Among human cancers, cervical cancer is unique. It has only one cause: HPV, Human Papilloma Virus.
Every year, 10,000 US women get cervical cancer and 4,000 die of the disease. HPV affects men too. It causes genital warts, as well as cancer of the anus, penis, and throat.
Vaccination can prevent HPV infection. When we prevent HPV infection, we prevent cancer.
HPV spreads by genital contact. It is the most common sexually transmitted infection in the US. Condoms decrease, but don’t completely prevent, transmission between people. Although HPV is common, not everyone infected has symptoms, so it can spread without people even realizing it.
Sandhills Pediatrics recommends and gives Gardasil® to our patients and our own children. Gardasil® contains proteins from 4 types of HPV vaccine: the two most common types that lead to cervical cancer and the two most common types that cause genital warts.
The CDC recommends all adolescents, both boys and girls, between 11 and 12 years of age receive the HPV vaccine. The vaccine is given as a series of three shots; the second shot is given one to two months after the first; and the third shot is given six months after the first.
We get a lot of questions from families about HPV and Gardasil vaccine – here are a few FAQs:
Is HPV vaccine safe? YES! Safety networks monitor reactions to HPV vaccine and 57 million doses have been given since 2006. No cause-effect links have been found between HPV vaccine and adverse events, including blood clots, allergic reactions, strokes, seizures, Guillain-Barré Syndrome (GBS), birth defects, miscarriages, or infant/fetal deaths. Occasionally teens faint after vaccines, so we ask our patients to wait (sitting down) 15 minutes before they leave the office after receiving HPV vaccine.
Does vaccination against HPV work? Trials show HPV vaccine provides close to 100% protection against precancerous cervical changes and for genital warts. Since the vaccine was first recommended in 2006, there has been a 56% reduction in HPV infections among teen girls in the US, even with low HPV vaccination rates. With higher vaccination rates, the decrease will be even higher.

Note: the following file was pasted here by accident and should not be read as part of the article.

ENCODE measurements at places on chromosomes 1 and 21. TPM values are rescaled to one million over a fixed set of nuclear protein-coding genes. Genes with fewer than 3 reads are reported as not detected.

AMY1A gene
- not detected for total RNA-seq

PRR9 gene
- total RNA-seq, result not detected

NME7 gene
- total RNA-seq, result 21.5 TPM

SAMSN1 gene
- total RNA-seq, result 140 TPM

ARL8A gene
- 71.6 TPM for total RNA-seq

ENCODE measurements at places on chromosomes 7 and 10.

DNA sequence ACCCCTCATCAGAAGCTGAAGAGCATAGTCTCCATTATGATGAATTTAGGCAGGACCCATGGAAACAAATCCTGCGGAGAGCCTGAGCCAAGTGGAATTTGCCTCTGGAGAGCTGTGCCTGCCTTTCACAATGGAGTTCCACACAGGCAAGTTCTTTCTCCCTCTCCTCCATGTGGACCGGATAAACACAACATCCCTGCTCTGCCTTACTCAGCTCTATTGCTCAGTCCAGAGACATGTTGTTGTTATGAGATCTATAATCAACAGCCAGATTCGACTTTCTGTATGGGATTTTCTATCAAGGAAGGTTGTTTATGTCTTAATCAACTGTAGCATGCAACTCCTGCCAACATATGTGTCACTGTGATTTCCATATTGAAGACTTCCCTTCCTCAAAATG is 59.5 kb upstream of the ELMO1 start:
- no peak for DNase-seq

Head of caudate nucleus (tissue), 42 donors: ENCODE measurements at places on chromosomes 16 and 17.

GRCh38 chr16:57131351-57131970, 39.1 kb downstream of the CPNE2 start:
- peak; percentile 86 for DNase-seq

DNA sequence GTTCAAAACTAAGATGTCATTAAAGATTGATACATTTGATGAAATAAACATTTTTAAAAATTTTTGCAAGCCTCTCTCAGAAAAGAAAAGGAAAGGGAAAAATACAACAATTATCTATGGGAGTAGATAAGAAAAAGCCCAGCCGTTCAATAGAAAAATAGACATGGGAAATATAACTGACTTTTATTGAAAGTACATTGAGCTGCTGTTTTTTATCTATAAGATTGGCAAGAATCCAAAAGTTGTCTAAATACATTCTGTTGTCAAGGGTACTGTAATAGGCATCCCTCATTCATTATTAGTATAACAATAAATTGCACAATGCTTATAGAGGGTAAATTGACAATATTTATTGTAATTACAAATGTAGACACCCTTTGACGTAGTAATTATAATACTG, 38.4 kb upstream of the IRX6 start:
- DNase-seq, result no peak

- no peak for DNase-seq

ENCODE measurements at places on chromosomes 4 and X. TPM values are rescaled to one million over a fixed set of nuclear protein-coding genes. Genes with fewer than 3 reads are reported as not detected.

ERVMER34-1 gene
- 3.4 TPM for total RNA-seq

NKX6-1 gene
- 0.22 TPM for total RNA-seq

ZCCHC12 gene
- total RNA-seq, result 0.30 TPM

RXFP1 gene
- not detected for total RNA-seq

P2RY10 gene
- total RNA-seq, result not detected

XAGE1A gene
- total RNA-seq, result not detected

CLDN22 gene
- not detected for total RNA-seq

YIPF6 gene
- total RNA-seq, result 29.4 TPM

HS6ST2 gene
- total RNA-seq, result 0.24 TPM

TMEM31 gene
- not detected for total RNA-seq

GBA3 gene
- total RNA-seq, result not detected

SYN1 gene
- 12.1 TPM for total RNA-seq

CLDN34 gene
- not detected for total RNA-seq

Why so young? It’s best if the three shot series of HPV vaccine is completed before a teen is exposed to HPV. Girls especially are more susceptible to catching HPV during their teen years. If a girl is going to catch HPV, she usually catches it within six to twelve months of the onset of sexual activity. Also, the immune response from the vaccine may be better when it’s given early.
Why was HPV recommended just for girls at first? Studies in girls were completed before studies in boys. It’s now known to be safe and effective in boys too. Males will benefit from the vaccine with fewer cases of genital warts, and fewer cancer cases too.
Will the HPV vaccine make teens more likely to have sex? No! Research studies have shown that getting the HPV vaccine does NOT make kids more likely to become sexually active. As parents talk with teens about decisions they are making about sex, HPV is just one of the topics to include. Early sexual activity is a risk factor for cervical cancer – that’s just one of the lessons you can share with your teen.
My child won’t have sex until marriage – why get this vaccine? HPV is so common that almost everyone gets infected eventually. 14 million new infections occur each year and most people will never know they are infected. Even if your child waits until marriage to have sex, he or she could still be exposed if his or her partner has been exposed.
Where can I find more information? One of our favorite web sites is www.prevent-HPV.org. You’ll find lots of useful information and videos from parents who have chosen to protect their preteens and teens against HPV.